IV) Pain Relief
Accurately identifying your customer’s biggest pain points is a great way to alleviate pain with your offerings. Humans are naturally pre-disposed to be loss averse and will do almost anything to avoid painful experiences. In your videos, be sure to illustrate your customer’s scenario of pain and show how you solve their problems with your offerings.
Not a crowd favorite, but savings have been used for hundreds of years to coerce customers. Holidays like Black Friday are a testament to the success of perceived savings. Instead of using this concept to compete on price, instead, think about how to increase the perceived value of your offerings before offering a savings element into the final price.
Identifying benefits lets you speak to your audience on a personal level and tap on their emotional triggers. Stop trying to rationalize and start using benefits to sell.
Crazy Egg does a great job at this with its explainer video:
2. Use the Hero’s Journey
When you run out of ideas to structure video content, move back into the tried-and-tested structure that has been used for almost all the blockbuster movies you’ve ever watched. Companies like Disney, Pixar etc, use it. It’s the Hero’s Journey.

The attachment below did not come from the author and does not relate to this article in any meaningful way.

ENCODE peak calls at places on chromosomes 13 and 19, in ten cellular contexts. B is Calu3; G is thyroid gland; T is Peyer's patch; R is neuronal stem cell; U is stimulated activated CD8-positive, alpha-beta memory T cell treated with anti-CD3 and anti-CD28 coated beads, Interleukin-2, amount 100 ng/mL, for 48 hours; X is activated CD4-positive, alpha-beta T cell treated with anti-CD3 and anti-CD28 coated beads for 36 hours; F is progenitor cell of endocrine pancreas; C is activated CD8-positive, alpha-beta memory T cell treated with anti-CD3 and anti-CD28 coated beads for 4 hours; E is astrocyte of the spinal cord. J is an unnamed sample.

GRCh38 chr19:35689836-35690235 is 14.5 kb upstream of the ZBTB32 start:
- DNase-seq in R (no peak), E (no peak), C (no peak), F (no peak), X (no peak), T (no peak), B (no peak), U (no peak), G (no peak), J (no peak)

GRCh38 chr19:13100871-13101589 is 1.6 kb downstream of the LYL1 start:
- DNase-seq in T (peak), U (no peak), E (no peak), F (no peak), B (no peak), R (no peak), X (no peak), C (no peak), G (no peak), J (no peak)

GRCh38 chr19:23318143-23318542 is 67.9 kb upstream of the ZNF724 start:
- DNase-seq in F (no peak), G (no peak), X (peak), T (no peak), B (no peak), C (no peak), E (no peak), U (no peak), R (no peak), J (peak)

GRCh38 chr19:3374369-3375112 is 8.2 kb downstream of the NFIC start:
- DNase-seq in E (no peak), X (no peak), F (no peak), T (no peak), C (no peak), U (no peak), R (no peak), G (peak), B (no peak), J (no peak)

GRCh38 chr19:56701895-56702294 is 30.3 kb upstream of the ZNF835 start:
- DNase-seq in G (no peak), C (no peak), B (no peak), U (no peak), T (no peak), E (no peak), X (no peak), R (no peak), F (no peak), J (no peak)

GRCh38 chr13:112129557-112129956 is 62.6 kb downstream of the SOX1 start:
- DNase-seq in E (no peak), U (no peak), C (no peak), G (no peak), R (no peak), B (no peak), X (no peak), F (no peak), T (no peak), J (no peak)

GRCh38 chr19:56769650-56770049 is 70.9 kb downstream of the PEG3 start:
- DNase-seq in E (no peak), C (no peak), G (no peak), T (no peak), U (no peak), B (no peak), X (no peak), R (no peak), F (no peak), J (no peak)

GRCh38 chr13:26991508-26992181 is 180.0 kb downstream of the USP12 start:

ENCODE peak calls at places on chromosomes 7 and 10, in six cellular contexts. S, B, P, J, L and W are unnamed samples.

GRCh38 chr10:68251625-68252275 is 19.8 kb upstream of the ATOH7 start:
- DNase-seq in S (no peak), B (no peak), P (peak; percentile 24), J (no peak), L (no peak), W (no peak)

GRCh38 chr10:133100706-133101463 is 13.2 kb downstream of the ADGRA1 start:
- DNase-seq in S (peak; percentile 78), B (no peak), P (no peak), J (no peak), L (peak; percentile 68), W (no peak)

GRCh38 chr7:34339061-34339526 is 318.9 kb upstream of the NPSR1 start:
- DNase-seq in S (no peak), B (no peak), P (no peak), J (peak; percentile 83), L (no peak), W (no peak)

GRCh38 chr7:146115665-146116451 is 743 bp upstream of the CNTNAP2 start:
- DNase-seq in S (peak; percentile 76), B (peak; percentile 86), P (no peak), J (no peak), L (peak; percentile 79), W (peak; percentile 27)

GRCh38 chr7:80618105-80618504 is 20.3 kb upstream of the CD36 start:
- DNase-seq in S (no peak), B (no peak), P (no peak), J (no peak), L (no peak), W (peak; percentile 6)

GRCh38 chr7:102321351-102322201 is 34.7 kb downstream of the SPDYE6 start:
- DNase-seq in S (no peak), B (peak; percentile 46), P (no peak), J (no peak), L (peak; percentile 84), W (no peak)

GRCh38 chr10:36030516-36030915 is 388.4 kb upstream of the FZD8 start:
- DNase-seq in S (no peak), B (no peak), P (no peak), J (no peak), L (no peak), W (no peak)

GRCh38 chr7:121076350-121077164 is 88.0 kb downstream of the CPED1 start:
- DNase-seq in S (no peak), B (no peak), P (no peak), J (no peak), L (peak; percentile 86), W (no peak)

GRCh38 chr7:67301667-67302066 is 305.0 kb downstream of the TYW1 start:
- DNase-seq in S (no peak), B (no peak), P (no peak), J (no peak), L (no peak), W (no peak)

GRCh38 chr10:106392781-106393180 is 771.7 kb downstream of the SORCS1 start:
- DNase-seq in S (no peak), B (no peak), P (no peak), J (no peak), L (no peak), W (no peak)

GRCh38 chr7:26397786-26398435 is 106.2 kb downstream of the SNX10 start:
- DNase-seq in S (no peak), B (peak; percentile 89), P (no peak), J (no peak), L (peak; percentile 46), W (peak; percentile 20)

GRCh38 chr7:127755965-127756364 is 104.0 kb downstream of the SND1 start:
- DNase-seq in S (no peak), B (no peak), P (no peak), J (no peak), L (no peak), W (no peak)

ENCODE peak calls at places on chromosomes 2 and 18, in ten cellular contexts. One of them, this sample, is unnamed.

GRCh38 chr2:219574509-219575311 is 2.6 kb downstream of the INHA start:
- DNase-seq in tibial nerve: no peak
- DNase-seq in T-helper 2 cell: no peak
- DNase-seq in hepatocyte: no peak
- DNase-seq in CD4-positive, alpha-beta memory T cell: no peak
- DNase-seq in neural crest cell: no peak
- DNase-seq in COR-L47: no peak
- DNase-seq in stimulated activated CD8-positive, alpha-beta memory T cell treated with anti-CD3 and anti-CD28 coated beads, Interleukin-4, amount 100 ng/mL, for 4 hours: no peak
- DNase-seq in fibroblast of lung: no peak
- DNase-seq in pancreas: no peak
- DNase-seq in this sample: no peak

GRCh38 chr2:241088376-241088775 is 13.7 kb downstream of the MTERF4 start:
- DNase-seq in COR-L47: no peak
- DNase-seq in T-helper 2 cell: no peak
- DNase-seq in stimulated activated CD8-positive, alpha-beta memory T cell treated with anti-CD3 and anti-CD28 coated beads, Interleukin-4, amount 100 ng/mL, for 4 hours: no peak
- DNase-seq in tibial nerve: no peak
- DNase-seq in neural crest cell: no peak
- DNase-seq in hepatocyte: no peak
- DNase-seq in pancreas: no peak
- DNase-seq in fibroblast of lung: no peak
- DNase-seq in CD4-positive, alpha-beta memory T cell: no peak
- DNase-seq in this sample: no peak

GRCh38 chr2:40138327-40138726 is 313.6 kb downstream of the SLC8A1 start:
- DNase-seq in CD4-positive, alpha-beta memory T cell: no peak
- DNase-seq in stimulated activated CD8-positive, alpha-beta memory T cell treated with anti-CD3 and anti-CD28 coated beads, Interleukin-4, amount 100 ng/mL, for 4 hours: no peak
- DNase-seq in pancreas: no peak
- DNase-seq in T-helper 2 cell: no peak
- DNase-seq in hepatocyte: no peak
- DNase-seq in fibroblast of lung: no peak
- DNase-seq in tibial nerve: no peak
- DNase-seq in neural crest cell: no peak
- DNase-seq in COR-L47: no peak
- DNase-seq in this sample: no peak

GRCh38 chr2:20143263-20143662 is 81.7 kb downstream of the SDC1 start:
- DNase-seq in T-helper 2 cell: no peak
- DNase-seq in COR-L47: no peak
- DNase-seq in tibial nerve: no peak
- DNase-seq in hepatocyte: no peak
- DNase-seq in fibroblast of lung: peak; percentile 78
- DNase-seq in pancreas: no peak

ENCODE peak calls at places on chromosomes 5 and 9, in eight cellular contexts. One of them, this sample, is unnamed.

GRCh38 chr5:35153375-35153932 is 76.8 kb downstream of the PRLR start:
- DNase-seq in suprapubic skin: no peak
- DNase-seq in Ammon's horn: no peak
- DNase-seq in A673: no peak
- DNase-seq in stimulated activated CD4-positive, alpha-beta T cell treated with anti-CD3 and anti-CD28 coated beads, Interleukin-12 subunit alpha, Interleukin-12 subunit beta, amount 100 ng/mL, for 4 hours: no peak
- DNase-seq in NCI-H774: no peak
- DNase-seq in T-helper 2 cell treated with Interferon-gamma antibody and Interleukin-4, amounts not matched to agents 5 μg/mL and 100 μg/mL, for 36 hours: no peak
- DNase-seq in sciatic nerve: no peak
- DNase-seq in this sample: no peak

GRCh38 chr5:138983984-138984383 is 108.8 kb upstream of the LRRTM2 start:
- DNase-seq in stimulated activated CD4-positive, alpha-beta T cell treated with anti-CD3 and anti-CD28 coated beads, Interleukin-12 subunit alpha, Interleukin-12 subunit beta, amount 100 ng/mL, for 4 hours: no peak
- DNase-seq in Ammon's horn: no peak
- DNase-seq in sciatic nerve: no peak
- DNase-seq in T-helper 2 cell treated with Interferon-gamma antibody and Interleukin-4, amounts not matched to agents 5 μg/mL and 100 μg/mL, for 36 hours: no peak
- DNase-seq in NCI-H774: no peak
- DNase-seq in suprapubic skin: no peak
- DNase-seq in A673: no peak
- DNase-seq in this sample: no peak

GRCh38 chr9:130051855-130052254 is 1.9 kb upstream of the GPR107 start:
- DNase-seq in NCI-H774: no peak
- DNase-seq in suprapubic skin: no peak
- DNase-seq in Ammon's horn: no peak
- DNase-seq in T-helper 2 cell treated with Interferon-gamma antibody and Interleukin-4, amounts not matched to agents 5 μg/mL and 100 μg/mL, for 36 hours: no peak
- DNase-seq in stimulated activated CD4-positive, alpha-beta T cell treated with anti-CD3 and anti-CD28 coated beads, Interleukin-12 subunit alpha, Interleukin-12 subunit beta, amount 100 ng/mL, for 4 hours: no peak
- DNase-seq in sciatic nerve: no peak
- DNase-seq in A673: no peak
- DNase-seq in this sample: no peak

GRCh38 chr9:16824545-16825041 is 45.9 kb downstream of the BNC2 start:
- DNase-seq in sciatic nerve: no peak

Here’s an example from Star Wars:
a) Ordinary World
Luke Skywalker begins his journey as a farmer and his character is introduced to us in a state of comfort and without threat.
b) Call To Adventure
Luke finds a message stored in a weird-looking robot by Princess Leia that calls out to someone else to save her. Luke is not the one addressed, but he decides whether to take the next step.
c) Refusal of the Call
Luke refuses the call to start the journey and is filled with doubt of his own capabilities. Unfortunately, he returns to his farm to find his Uncle and Aunt murdered and the farm set ablaze.
d) Meeting The Mentor
He meets Obi Wan Kenobi and decides to learn the way of the Jedi because there was nothing else left for him back home.
e) Crossing the Threshold
Luke leaves home and heads to the spaceport – symbolic of him leaving his environment of comfort and all that he knows into something brand new.
f) Test, Allies and Enemies
Luke meets more allies like Han Solo and Chewbacca and makes some enemies along the way.
g) Approach to Inmost Cave
The team heads towards Death Star – a place that represents conflict and danger, an almost seemingly insurmountable obstacle.